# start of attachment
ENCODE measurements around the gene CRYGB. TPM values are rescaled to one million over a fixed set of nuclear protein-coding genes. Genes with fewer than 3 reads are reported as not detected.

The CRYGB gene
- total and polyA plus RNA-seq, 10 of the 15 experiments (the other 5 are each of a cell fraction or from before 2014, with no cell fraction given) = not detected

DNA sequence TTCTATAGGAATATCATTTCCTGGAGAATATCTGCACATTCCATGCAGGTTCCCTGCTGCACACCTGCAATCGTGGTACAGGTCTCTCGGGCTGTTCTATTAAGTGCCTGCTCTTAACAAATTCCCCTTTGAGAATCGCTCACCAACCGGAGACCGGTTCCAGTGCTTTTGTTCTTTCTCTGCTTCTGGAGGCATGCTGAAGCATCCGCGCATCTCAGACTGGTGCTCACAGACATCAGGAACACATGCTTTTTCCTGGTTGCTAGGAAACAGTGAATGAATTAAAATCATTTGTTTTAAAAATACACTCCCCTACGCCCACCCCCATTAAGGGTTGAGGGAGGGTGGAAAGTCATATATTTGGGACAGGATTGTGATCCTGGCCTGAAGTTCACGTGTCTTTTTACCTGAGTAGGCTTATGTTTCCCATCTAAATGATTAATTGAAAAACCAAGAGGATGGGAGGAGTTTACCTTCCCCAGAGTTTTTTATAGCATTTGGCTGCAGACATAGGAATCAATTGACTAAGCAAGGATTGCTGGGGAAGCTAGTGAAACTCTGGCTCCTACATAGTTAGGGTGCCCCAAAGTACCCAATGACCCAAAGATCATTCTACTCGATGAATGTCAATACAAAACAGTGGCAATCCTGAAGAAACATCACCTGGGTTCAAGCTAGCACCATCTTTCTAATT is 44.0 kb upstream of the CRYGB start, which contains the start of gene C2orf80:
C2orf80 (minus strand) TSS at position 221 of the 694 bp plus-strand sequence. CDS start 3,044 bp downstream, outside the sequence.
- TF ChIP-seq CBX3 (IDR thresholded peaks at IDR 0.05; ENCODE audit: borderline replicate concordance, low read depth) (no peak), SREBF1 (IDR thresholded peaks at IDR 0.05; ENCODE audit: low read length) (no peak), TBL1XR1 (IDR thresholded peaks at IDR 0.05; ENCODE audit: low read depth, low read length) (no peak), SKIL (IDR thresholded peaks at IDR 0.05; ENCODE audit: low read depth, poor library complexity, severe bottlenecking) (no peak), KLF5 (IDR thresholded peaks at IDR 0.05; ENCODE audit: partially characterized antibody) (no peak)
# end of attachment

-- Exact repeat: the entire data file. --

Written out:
ENCODE measurements around the gene CRYGB. TPM values are rescaled to one million over a fixed set of nuclear protein-coding genes. Genes with fewer than 3 reads are reported as not detected.

The CRYGB gene
- total and polyA plus RNA-seq, 10 of the 15 experiments (the other 5 are each of a cell fraction or from before 2014, with no cell fraction given) = not detected

DNA sequence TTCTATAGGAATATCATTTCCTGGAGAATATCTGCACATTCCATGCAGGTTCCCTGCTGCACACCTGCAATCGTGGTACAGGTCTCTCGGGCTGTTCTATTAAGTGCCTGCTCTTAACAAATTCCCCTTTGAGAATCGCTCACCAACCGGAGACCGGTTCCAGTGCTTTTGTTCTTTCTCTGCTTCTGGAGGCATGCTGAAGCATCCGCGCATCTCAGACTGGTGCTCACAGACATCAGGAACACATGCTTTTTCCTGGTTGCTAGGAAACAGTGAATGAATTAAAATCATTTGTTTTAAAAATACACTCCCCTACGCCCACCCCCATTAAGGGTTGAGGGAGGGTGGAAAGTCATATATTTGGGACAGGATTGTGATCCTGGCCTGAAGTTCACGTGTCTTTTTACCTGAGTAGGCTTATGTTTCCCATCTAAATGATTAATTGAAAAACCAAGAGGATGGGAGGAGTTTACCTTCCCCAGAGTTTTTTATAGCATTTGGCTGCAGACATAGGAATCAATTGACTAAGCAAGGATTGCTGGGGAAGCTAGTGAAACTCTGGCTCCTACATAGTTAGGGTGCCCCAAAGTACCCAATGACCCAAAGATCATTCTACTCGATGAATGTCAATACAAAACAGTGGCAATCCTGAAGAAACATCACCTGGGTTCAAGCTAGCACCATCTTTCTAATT is 44.0 kb upstream of the CRYGB start, which contains the start of gene C2orf80:
C2orf80 (minus strand) TSS at position 221 of the 694 bp plus-strand sequence. CDS start 3,044 bp downstream, outside the sequence.
- TF ChIP-seq CBX3 (IDR thresholded peaks at IDR 0.05; ENCODE audit: borderline replicate concordance, low read depth) (no peak), SREBF1 (IDR thresholded peaks at IDR 0.05; ENCODE audit: low read length) (no peak), TBL1XR1 (IDR thresholded peaks at IDR 0.05; ENCODE audit: low read depth, low read length) (no peak), SKIL (IDR thresholded peaks at IDR 0.05; ENCODE audit: low read depth, poor library complexity, severe bottlenecking) (no peak), KLF5 (IDR thresholded peaks at IDR 0.05; ENCODE audit: partially characterized antibody) (no peak)